Airbnb has inspired vitriol and even panic among some hoteliers, but has had little tangible negative impact on hotels, especially those that cater to business travellers, according to the author of a report that studied Airbnb’s disruptive effect in 14 European cities, the Observer reports.

“Business travellers and many other people still prefer hotels and the city centres. Hotels can make a virtue of offering services like room cleaning and concierges,” said study co-author Diane Coyle of the University of Manchester in the UK, who wrote the report on behalf of sharing-economy companies.

To compete, Airbnb has recently started advertising some properties as “business traveller friendly,” touting such amenities as location convenient to business districts and work area equipped with high-speed wifi, desks, and printers.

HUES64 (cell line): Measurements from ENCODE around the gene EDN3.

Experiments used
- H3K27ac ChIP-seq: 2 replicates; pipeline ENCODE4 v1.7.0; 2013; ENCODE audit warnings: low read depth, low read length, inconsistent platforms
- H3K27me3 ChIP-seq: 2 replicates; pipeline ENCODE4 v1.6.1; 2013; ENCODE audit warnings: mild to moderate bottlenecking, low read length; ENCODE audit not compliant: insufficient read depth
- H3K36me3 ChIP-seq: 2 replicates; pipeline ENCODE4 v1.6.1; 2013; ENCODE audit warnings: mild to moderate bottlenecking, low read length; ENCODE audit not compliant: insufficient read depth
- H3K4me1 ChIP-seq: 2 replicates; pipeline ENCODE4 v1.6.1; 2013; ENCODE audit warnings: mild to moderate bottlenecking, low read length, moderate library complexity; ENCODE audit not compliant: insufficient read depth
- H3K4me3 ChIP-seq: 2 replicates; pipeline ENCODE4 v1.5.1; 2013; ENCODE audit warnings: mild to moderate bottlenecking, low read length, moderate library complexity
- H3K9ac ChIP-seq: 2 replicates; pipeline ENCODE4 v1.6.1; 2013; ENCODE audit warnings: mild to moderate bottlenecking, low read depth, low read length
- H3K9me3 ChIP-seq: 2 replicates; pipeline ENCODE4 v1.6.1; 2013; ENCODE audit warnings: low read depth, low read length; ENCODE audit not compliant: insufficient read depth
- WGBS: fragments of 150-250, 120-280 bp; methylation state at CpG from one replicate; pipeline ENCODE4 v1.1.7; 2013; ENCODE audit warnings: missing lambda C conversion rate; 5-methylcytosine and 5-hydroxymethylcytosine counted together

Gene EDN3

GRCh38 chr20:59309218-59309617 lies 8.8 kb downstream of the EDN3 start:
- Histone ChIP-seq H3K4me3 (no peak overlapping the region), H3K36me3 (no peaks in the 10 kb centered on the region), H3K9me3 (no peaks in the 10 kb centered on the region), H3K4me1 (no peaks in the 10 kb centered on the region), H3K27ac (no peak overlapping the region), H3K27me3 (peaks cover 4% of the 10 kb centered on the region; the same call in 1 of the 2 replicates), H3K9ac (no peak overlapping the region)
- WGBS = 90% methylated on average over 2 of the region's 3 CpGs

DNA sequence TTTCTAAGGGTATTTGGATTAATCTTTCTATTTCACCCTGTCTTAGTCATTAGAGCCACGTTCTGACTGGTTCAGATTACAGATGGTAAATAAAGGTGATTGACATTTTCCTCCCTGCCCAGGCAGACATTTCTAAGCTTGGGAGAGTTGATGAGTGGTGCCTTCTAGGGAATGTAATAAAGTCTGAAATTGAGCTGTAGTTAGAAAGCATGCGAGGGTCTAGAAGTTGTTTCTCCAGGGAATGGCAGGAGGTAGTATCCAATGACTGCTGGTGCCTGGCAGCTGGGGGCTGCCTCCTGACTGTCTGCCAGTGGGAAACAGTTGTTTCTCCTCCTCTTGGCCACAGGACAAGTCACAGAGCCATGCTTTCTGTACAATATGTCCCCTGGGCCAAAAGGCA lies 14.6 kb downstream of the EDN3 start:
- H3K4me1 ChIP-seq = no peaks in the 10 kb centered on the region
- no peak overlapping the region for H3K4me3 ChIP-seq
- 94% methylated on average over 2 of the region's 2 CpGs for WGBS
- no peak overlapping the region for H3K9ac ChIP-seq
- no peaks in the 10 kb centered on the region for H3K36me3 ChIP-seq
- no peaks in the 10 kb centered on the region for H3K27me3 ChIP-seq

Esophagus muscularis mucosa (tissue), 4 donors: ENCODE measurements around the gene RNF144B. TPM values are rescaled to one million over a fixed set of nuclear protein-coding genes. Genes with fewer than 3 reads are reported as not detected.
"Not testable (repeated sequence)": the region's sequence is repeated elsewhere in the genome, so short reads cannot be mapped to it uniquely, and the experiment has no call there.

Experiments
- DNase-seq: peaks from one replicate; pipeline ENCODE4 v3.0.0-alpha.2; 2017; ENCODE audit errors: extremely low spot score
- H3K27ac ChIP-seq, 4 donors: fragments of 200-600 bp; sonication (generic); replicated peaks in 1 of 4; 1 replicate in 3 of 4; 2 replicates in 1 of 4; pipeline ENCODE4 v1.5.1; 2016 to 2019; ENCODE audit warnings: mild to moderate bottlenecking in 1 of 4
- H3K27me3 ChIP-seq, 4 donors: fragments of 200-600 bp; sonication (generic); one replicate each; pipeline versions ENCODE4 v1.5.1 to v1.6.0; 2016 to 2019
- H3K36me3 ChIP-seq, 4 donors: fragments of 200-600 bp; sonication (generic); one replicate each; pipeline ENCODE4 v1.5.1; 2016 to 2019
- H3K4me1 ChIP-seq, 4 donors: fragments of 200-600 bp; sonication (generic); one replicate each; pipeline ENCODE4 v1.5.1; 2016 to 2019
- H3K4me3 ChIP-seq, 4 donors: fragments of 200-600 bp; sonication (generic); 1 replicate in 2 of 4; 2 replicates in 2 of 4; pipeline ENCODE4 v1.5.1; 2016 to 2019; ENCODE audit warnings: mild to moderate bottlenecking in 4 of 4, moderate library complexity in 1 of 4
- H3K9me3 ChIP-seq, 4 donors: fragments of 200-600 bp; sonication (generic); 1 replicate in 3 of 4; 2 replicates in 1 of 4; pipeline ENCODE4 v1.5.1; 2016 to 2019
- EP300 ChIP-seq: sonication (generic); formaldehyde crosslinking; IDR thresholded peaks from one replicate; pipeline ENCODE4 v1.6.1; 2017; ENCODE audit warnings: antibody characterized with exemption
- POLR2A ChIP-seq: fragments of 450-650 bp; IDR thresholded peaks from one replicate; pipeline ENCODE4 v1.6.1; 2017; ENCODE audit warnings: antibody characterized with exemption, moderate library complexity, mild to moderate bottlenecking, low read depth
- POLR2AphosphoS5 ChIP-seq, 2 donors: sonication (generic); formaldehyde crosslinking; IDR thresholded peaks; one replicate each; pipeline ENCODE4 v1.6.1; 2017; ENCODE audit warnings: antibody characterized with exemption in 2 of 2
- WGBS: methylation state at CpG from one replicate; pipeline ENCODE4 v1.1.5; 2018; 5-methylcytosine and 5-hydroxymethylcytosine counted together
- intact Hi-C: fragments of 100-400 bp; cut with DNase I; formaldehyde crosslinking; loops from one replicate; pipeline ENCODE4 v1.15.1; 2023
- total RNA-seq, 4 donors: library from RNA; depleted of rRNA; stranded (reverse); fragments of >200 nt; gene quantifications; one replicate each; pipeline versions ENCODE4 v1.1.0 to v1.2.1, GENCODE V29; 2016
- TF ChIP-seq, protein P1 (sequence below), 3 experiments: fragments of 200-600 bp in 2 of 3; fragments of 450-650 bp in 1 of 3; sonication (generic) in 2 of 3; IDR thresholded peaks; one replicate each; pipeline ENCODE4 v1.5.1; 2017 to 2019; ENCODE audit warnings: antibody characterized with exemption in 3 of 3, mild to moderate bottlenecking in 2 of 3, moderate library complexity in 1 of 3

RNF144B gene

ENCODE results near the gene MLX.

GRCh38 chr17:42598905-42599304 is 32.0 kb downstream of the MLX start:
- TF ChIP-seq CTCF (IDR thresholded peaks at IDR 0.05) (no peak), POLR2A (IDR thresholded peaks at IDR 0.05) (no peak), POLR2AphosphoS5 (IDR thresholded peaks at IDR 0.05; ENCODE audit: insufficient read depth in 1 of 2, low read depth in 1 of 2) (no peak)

Government efforts to regulate Airbnb has largely been driven by the desire to enforce existing hospitality rules and generate revenues, the report said. Some cities have capped the number of days that properties can be rented annually, for example, while others require owners to register with local authorities and pay lodging taxes.

“The entry of Airbnb into the market looks very positive, as long as the company continues to recognize that it needs to act like a good citizen and ensure that people offering accommodations through its service are responsible, pay their taxes, avoid affecting neighbors and so on,” said Coyle.